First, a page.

Judea Capta-“Judea is captured”-read the the coins minted by the Romans in commemoration of their victory 70. Thousands of Jews died in battle; thousands more were taken into slavery; many others chose to leave the country center of worship, the temple, was burned to the ground and the and the capital of Judaism had fallen.
The Roman emperors redirected the temple tax, formerly collected from all Jews, to the temple of Jupiter Capitolinus in Rome. Grieving Jews abstained from eating meat and wine, formerly temple staples; they felt it wrong to enjoy what could no longer be offered to God.
With the end of temple worship, the priesthood began to decline. Although the priests could still receive heave offerings and tithes, their revenues were greatly reduced. This loss of income, plus the loss of their temple function, resulted in a loss of influence and authority.
Deuteronomy forbade alters and sacrifices outside the chosen place, Jerusalem. But this was not the first time the Jews had been deprived of their temple and sacrificial worship; during the Exile, the people had assembled regularly to read the Scriptures and to discuss their meaning. These synagogues (Greek, “assemblies”) again became vital to Judaism after the temple was destroyed.
Jewish people met at the synagogue to pray, sing, and study the Torah. The chief function of the synagogue was to foster understanding and proper observance of the Jewish law. In effect, if became the seat of a spiritual government which ordered and disciplined the lives of the people. After the destruction of the temple, the sages who interpreted the Law came to be called tannaim, and those who were authorized as leaders were given the title rabbi, or “doctor of the law.” Sages interpreted the laws found in the Pentateuch as well as the traditional, oral laws called the halakoth. They were chiefly concerned with how these laws should effect the lives of the people. Followers of the great sage Shammai were noted for their conservative interpretations, while followers of the sage Hillel adhered to more liberal interpretations.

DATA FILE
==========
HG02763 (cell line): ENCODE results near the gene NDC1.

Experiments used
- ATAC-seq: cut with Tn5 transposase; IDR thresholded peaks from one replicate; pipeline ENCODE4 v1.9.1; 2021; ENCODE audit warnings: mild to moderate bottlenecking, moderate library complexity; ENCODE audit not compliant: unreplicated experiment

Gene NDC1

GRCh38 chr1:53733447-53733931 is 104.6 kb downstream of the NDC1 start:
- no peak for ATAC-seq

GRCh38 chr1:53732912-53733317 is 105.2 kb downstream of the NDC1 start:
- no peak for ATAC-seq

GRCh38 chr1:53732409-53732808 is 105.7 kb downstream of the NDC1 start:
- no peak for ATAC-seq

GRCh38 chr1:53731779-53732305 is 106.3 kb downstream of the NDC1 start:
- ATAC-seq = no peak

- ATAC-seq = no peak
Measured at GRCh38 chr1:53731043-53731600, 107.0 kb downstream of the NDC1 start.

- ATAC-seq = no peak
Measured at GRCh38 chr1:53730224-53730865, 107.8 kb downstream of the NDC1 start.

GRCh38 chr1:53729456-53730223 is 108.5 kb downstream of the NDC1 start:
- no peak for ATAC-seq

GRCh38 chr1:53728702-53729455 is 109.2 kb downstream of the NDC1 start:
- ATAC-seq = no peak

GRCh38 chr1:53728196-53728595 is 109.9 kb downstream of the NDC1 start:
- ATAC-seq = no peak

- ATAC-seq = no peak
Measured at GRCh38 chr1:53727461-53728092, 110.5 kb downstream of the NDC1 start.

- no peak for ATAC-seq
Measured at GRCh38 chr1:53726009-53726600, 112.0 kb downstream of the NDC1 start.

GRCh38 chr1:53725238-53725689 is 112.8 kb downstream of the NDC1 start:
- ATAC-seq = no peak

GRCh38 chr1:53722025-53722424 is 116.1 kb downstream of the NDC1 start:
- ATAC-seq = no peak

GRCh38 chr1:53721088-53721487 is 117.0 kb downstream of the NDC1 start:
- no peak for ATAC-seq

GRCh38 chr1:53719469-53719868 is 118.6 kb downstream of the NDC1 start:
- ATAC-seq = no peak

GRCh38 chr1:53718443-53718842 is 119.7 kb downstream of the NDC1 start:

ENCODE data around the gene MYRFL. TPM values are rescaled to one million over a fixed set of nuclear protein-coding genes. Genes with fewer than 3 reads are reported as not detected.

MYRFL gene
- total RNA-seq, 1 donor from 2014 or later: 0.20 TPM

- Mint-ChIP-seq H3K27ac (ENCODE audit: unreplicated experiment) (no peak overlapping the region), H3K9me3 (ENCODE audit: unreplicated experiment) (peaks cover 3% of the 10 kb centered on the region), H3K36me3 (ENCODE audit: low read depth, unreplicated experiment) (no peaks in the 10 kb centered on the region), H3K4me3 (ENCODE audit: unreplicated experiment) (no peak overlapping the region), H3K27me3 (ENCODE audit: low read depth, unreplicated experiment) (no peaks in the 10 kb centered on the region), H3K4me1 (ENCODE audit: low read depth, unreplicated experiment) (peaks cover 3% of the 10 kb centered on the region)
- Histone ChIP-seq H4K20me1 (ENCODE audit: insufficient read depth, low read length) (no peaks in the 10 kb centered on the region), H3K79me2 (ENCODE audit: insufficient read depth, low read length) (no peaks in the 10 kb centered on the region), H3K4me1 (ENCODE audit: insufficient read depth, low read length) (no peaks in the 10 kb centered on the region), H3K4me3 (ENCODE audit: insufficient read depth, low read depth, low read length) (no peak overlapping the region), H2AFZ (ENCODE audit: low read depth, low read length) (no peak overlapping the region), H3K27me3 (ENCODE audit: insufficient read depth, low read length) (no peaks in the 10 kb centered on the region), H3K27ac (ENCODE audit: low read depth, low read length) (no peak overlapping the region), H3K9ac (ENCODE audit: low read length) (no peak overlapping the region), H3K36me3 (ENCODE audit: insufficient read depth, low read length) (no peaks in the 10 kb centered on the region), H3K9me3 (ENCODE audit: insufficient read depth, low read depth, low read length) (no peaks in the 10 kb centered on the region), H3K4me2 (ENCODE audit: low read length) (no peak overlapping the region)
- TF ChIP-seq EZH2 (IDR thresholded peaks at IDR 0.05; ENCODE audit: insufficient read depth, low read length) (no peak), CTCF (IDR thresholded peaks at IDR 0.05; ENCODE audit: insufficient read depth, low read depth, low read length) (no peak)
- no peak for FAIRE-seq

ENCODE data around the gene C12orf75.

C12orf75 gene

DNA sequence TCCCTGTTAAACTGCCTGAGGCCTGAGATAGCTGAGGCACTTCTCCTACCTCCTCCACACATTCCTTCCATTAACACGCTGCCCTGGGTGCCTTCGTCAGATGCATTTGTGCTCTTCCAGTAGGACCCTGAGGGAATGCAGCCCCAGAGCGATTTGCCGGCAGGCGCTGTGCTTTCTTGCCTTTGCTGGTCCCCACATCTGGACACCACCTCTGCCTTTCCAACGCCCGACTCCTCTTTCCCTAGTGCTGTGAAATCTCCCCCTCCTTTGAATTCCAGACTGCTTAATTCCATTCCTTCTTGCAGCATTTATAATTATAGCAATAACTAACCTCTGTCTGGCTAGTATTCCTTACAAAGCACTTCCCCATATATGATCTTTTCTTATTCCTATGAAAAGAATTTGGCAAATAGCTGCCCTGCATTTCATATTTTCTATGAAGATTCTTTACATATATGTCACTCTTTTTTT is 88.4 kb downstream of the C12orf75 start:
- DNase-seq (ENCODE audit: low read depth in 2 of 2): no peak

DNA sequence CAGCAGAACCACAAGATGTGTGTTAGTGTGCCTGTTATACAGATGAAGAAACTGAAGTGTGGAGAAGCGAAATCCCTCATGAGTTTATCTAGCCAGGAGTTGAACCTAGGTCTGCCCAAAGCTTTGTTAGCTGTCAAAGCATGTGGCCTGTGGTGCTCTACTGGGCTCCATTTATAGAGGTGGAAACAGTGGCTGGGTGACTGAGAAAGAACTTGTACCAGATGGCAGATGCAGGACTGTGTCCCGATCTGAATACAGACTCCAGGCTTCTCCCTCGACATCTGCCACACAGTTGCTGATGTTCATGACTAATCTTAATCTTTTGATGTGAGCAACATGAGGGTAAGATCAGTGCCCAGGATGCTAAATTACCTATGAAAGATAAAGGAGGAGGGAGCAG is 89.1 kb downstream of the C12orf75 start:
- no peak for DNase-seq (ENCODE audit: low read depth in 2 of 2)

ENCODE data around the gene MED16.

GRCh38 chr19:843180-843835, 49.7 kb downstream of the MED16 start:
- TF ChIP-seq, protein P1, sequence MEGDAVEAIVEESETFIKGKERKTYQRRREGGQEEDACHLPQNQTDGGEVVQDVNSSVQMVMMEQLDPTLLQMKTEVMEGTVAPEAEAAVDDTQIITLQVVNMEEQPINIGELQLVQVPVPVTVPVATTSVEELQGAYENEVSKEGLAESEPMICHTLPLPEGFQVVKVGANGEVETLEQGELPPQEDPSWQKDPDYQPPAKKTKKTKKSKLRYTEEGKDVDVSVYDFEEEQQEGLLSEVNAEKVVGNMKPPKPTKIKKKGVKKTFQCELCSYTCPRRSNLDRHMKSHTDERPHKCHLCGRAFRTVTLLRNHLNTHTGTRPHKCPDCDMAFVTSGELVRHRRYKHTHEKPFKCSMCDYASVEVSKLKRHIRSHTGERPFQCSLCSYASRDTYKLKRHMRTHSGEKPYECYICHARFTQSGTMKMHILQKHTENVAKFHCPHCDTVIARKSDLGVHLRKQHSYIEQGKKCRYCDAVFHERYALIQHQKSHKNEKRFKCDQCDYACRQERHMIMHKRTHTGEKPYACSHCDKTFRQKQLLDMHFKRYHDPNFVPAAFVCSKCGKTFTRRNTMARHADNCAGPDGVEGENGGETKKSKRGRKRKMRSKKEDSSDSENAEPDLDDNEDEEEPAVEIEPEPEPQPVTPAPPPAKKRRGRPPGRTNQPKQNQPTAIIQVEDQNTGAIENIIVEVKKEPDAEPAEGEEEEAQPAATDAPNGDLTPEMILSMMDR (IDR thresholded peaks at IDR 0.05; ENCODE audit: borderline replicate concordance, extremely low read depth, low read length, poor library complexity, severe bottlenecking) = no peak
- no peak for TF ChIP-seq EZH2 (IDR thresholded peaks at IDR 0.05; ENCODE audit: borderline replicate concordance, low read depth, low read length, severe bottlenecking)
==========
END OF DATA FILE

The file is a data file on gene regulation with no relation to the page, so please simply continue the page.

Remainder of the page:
Jabneh (modern Jamnia) on the western Judean plains soon became the center of Jewish learning. During the war with Rome, the sage Johanan ben Zakkai was smuggled out of Jerusalem in coffin. He made his way to the Roman camp, where he asked Roman authorities to allow him and his disciples to settle the coastal city of Jabneh and to establish an academy there. Johanan rightly perceived that the only important victory to be secured in the war against Rome was the survival of Judaism. If need be, a vitalized tradition could become a “portable homeland” for the Jews. Jabneh became the new center of that tradition.
After the Bar-Kochba revolt in A.D. 135, the center of Jewish studies was moved to Usha in Galilee, near modern Haifa. Here the sages began the assembling and codifying of the halakoth in document that came to be called Mishna.
The sages disagreed as to how the halakoth should be organized. One group thought it should follow the order of the biblical verses to which they referred. Another group, headed by Rabbi Akiba ben Joseph, held out for arranging the sayings by subject matter, the way that was eventually followed.
The task of assembling the Mishna was not completed until the early part of third century. The Mishna and the Gemara (a commentary on the Mishna), comprise the chief parts of the Jewish sacred book called the Talmud. This comprehensive compilation of Jewish manners, customs, beliefs, and teachings is still revered and studied by Jewish scholars.